Lawrence – An ice survey in Greenland has revealed evidence suggesting that a kilometer-long iron asteroid hit the island about 12,000 years ago at the end of the Pleistocene. The 30-kilometer crater remains hidden under a thick sheet of ice of half a kilometer. Recently, he was given an ultra-broadband radar research system developed at CRSSIS based at the University of Kansas.
The impact crater under the Hiawatha glaciers in the northwestern part of Greenland is detailed in a new article in Science Advances.
It was identified by data collected between 1997 and 2014 by the Canadian University of Arkansas Arctic Regional Climate Assessment Program and Operation IceBridge plus additional data collected in May 2016 using a coherent radar sound depth circuit (MCoRDS) developed by the KU.
"Over the past few decades, we have acquired a lot of radar data and Glaciologists have put these data radar files together to create maps of Greenland under ice," said co-author John Paden, a professor of electrical engineering and computer science at KSU And a researcher at CReSIS. "Danish scientists looked at the map and saw the great depression, under the ice crater, and looked at satellite images, and because the crater is on the edge of the ice layer, you can see a circular pattern." Based on this discovery, a detailed radar survey was conducted in May 2016, using the country's newest radar, designed and built by the KU for the Alfred Wagner Institute in Germany. "
Padan, who helped develop MCoRDS for radar signal processing, took low-altitude flights over the impact crater to test the dimensions in more detail.
"You can see a curved structure at the edge of the ice, especially when you fly high," he said. "Usually, the crater is not visible from the plane window, and it's funny that no one ever thought," Hey, what's that slippery outline there? "It's hard to see in an airplane if you do not know it's there, when the sun was low over the horizon, emphasizing the hills and valleys in the ice-covered ground, you can see the crater circle in these pictures."
In order to confirm the satellite and radar findings, the research team carried out successive studies of the glaciofluvial precipitation from the largest river operating the crater.This emphasized the presence of "the effect of quartz and other affected grains," which include glass.The research team believes that these rocks and grains Glazed and probably originated from a collision with granule smelting in the sedimentary rock sediment.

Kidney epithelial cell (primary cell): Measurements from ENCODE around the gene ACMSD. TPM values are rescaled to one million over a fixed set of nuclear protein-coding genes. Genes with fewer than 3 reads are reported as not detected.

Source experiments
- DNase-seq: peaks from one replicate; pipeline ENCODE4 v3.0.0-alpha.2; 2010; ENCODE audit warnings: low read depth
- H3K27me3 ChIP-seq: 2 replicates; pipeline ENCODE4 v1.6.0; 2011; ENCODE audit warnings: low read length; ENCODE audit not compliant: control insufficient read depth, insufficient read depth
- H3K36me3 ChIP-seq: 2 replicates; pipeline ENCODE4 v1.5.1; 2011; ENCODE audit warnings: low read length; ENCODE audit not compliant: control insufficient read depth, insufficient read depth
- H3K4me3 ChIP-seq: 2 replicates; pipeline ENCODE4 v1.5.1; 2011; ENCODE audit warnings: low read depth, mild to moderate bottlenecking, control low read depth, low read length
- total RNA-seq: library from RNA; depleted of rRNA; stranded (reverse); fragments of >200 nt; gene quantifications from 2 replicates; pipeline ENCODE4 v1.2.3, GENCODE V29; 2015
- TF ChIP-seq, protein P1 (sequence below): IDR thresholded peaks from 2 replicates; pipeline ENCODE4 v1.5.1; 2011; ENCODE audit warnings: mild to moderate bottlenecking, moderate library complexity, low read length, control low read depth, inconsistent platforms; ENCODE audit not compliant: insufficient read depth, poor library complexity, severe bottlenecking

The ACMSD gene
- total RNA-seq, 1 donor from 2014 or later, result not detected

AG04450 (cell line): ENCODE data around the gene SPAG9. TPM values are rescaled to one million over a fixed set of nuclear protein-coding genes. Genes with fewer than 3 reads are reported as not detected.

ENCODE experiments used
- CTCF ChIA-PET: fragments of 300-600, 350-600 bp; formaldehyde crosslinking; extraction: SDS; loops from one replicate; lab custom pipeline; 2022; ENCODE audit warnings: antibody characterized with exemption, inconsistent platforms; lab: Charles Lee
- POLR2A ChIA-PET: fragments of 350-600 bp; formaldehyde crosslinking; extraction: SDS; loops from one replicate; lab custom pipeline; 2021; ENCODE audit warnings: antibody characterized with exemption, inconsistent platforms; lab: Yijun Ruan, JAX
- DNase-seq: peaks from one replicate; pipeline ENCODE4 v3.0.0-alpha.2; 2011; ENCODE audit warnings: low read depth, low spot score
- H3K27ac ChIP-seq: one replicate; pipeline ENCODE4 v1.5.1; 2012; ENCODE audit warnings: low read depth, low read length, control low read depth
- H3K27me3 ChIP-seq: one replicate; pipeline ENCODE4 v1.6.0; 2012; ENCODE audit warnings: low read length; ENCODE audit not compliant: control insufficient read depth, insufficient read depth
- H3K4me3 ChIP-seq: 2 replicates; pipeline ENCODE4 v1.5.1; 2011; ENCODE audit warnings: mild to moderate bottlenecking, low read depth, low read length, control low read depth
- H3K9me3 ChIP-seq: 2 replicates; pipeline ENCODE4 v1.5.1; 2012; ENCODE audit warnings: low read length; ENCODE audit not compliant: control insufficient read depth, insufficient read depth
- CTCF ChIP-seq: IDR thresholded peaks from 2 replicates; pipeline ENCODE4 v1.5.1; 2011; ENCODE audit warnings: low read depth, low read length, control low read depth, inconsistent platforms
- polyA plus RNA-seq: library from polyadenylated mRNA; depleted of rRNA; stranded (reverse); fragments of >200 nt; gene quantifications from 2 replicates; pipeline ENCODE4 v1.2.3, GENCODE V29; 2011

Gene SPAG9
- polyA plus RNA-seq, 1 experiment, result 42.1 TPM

It is still necessary to note the time of the asteroid's fall to Greenland. The authors write that the evidence "suggests that the Huehta crater was created during the Pleistocene, because this age largely corresponds to the conclusions from today's data." However, this wide time interval remains "unclear". In the southwestern crater, he found an area rich in possible fractures created during the crash, which could help narrow the date range.
"The atmosphere will bring dirt that will affect the climate and has the potential to dissolve a lot of ice, so a sudden flood of fresh water could enter the Nares Strait between Canada and Greenland, which will affect the flow of oceans across the region," Padan said. "Evidence shows that the effect is likely to occur after Greenland's ice glass was created, but the research team is still working on accurate dates."
Credit: University of Kansas
Other KU members who participated in the study who uncovered the impact of the crater included Rick Hale, Air Engineering Chairman and Managing Director of CReSIS, Carla Leoshana, Professor of Electrical Engineering and Informatics and CReSIS Director, and Fernando Rodriguez Morales, Professor of Electrical Engineering and Computer Science. In close cooperation with colleagues from the University of Copenhagen and the Alfred Wagner Institute in Germany.
Padan says that for three years between the discovery of the crater and the publication of this discovery, it was a pleasure and exciting to be part of a unique group of scientists who knew massive influence.
"It was really cool-it was the kind of thing I said to my kids when I got home," Padan said. "I said, 'Look at it, it's under the ice. It was one of those moments of pleasure, they were amazed, many times, my research did not interest them, but this crater was something that caught them."